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Response to Ilsa (Reply #3)

Wed Jul 6, 2016, 01:48 PM

5. Even proposing it is outside the boundaries...

 

Adding a permission slip to take a class to the local crack den doesn't make it better either.

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Response to TipTok (Reply #5)

Wed Jul 6, 2016, 02:03 PM

8. Did you see my second paragraph?

I agree with what you are saying, and also showing that parents can protest this intrusion by saying "no."

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Response to Ilsa (Reply #8)

Wed Jul 6, 2016, 03:18 PM

13. It should never even get to that point.

No trips to sites that proselytize. That should not be an option for any public school. If all the field trips are to secular sites with the intention of promoting the learning of natural history, art, science, or other educational material, then no child would need to feel left out.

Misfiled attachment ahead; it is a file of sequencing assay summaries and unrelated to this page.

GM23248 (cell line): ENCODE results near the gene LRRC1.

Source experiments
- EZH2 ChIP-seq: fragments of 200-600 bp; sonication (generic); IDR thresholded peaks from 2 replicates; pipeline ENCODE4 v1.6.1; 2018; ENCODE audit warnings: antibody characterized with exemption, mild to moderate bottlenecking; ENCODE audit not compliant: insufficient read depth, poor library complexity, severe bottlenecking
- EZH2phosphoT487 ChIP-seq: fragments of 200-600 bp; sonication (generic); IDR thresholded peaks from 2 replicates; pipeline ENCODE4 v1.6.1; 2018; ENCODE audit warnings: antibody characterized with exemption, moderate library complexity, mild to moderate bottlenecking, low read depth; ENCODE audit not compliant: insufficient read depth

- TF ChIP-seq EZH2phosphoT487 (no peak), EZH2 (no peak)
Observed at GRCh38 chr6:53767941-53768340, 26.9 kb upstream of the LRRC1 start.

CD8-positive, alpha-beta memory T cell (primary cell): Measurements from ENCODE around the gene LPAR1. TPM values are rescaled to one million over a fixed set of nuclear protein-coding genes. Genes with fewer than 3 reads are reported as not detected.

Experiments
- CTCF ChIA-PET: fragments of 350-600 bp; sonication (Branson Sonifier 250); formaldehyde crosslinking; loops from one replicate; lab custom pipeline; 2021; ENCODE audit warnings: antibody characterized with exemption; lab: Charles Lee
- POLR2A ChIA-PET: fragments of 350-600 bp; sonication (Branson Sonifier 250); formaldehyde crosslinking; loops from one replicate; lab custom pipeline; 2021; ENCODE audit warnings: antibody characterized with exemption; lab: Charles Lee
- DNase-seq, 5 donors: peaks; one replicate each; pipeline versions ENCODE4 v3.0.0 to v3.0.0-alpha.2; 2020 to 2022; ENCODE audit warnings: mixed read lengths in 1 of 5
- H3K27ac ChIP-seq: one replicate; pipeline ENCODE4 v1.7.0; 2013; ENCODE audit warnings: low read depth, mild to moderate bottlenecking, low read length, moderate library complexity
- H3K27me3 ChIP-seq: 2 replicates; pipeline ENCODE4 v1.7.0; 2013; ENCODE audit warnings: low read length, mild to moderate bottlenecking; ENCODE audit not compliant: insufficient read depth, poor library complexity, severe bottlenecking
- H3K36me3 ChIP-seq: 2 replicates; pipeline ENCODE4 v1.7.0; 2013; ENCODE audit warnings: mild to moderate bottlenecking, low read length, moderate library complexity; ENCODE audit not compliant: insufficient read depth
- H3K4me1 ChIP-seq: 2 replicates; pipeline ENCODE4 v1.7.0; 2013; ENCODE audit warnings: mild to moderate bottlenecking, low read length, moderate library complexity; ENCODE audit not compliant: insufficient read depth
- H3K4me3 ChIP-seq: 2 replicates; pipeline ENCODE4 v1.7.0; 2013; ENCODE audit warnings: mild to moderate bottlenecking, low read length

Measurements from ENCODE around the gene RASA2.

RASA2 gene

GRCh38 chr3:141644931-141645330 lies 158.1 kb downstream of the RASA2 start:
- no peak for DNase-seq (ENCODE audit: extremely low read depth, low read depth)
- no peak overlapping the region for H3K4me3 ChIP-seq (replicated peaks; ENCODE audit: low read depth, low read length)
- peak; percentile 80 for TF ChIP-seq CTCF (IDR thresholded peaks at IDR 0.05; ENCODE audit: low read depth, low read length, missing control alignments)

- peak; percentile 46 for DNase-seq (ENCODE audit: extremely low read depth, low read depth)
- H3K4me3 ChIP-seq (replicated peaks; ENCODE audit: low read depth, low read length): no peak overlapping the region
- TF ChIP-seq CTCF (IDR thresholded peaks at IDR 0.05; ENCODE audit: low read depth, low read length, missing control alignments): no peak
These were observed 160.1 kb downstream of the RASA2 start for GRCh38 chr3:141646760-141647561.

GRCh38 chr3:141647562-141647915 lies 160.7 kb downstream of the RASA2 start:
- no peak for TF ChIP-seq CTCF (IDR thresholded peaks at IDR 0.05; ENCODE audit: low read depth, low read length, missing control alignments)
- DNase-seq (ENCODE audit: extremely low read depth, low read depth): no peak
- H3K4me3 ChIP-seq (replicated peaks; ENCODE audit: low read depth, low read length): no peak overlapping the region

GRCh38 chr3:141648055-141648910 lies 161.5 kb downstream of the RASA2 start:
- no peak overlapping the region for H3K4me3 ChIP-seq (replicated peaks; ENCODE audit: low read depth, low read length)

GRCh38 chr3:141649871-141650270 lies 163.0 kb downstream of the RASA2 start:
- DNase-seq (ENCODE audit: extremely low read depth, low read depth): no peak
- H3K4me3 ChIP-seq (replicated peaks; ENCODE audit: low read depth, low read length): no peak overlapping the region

I can just imagine how the parents would be up in arms if a field trip was planned to an Islamic cultural center whose stated mission was to bring the word of the Prophet to the rest of the world.

This is not even worthy of discussion. Just no.

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Response to Ilsa (Reply #8)

Wed Jul 6, 2016, 03:50 PM

18. That's the point...

 

It comes across like the reason you think is unacceptable is because a kid might get excluded.

The reason is that it is unethical and illegal and shouldn't even get past the first hurdle of oversight.

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Response to Ilsa (Reply #3)

Wed Jul 6, 2016, 01:50 PM

6. Permission slips don't cut it

School time and resources cannot be used to facilitate the teaching of religious doctrine.

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Response to exboyfil (Reply #6)